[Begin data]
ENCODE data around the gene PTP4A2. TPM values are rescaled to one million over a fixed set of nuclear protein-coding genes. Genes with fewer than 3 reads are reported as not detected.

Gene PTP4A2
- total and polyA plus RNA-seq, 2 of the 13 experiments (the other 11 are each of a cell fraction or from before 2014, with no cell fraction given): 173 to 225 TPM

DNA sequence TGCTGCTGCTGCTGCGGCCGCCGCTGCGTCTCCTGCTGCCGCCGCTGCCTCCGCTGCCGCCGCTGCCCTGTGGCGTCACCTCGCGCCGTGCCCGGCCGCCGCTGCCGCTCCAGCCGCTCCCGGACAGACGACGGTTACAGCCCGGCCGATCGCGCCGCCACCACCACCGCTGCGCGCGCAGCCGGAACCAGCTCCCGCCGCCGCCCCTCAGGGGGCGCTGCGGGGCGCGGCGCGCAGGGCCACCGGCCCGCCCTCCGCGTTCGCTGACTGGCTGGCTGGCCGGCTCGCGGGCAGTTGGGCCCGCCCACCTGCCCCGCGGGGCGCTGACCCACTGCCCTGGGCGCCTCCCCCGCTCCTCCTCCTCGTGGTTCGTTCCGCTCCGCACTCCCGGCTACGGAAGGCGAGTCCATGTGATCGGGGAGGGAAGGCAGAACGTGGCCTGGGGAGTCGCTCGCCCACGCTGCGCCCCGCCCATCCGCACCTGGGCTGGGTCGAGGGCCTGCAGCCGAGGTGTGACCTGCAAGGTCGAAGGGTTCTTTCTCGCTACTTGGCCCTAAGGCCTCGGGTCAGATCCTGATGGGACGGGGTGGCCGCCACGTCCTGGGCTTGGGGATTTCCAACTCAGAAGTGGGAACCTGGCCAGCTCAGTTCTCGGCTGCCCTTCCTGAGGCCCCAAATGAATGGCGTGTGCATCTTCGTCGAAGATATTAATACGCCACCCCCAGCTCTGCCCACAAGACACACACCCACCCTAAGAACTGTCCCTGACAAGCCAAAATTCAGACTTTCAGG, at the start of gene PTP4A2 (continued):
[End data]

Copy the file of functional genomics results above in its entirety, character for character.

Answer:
ENCODE data around the gene PTP4A2. TPM values are rescaled to one million over a fixed set of nuclear protein-coding genes. Genes with fewer than 3 reads are reported as not detected.

Gene PTP4A2
- total and polyA plus RNA-seq, 2 of the 13 experiments (the other 11 are each of a cell fraction or from before 2014, with no cell fraction given): 173 to 225 TPM

DNA sequence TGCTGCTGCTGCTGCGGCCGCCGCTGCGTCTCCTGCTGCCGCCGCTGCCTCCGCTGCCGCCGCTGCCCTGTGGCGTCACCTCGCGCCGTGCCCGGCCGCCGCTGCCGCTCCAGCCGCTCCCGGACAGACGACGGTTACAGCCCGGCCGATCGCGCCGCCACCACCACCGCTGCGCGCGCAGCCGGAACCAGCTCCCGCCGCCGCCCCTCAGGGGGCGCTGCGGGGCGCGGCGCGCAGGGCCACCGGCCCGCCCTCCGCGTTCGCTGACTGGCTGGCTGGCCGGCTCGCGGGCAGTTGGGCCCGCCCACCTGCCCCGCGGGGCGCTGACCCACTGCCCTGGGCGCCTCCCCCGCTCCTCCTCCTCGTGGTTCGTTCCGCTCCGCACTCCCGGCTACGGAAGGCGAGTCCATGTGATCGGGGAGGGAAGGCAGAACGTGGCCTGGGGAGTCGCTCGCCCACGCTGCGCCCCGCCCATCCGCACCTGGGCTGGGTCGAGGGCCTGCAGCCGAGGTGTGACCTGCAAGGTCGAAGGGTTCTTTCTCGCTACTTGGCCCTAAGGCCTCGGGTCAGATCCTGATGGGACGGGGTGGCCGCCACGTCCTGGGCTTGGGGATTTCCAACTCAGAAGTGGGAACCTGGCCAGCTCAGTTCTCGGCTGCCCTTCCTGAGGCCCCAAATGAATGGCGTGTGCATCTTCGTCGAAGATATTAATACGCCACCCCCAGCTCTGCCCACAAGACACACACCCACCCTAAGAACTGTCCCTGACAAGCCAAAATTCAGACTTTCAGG, at the start of gene PTP4A2 (continued):